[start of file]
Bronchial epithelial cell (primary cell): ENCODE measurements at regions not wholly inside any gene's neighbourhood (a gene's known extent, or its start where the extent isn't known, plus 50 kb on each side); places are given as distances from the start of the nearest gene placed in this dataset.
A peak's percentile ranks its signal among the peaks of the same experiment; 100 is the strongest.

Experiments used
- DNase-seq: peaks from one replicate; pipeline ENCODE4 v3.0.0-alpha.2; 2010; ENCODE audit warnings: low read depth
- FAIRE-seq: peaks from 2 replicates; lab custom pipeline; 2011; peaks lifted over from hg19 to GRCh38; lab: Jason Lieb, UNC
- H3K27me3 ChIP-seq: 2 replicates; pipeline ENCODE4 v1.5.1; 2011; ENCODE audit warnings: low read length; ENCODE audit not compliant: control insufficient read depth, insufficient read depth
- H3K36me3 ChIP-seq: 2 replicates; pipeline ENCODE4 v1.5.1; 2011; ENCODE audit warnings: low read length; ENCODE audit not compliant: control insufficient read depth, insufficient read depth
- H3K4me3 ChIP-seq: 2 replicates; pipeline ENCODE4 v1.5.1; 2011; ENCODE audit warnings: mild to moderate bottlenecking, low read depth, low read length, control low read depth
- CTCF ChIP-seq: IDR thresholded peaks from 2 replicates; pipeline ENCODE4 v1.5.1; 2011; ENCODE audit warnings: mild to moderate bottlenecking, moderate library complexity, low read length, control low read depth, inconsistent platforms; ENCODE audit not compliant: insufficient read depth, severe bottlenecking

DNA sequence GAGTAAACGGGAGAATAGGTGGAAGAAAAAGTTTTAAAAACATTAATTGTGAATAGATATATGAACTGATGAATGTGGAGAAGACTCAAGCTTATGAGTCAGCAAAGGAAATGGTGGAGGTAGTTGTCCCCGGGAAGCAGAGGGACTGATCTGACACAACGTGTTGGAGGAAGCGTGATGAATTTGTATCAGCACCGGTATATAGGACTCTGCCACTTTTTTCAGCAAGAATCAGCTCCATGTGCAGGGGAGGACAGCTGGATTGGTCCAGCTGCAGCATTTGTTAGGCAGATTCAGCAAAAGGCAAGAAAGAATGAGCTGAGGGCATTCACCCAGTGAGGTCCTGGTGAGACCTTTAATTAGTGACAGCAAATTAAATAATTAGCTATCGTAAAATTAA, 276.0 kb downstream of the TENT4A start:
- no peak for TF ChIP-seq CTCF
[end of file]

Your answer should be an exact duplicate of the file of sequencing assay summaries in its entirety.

Bronchial epithelial cell (primary cell): ENCODE measurements at regions not wholly inside any gene's neighbourhood (a gene's known extent, or its start where the extent isn't known, plus 50 kb on each side); places are given as distances from the start of the nearest gene placed in this dataset.
A peak's percentile ranks its signal among the peaks of the same experiment; 100 is the strongest.

Experiments used
- DNase-seq: peaks from one replicate; pipeline ENCODE4 v3.0.0-alpha.2; 2010; ENCODE audit warnings: low read depth
- FAIRE-seq: peaks from 2 replicates; lab custom pipeline; 2011; peaks lifted over from hg19 to GRCh38; lab: Jason Lieb, UNC
- H3K27me3 ChIP-seq: 2 replicates; pipeline ENCODE4 v1.5.1; 2011; ENCODE audit warnings: low read length; ENCODE audit not compliant: control insufficient read depth, insufficient read depth
- H3K36me3 ChIP-seq: 2 replicates; pipeline ENCODE4 v1.5.1; 2011; ENCODE audit warnings: low read length; ENCODE audit not compliant: control insufficient read depth, insufficient read depth
- H3K4me3 ChIP-seq: 2 replicates; pipeline ENCODE4 v1.5.1; 2011; ENCODE audit warnings: mild to moderate bottlenecking, low read depth, low read length, control low read depth
- CTCF ChIP-seq: IDR thresholded peaks from 2 replicates; pipeline ENCODE4 v1.5.1; 2011; ENCODE audit warnings: mild to moderate bottlenecking, moderate library complexity, low read length, control low read depth, inconsistent platforms; ENCODE audit not compliant: insufficient read depth, severe bottlenecking

DNA sequence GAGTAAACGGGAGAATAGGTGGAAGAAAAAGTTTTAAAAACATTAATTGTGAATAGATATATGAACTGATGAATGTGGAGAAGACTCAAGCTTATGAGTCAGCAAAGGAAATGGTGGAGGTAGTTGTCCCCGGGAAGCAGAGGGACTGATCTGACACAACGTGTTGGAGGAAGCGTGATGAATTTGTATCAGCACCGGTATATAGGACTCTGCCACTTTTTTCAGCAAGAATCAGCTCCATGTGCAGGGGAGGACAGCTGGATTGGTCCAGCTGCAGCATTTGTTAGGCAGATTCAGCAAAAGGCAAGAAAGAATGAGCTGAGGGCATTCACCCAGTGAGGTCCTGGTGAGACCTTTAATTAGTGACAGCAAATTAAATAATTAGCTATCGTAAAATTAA, 276.0 kb downstream of the TENT4A start:
- no peak for TF ChIP-seq CTCF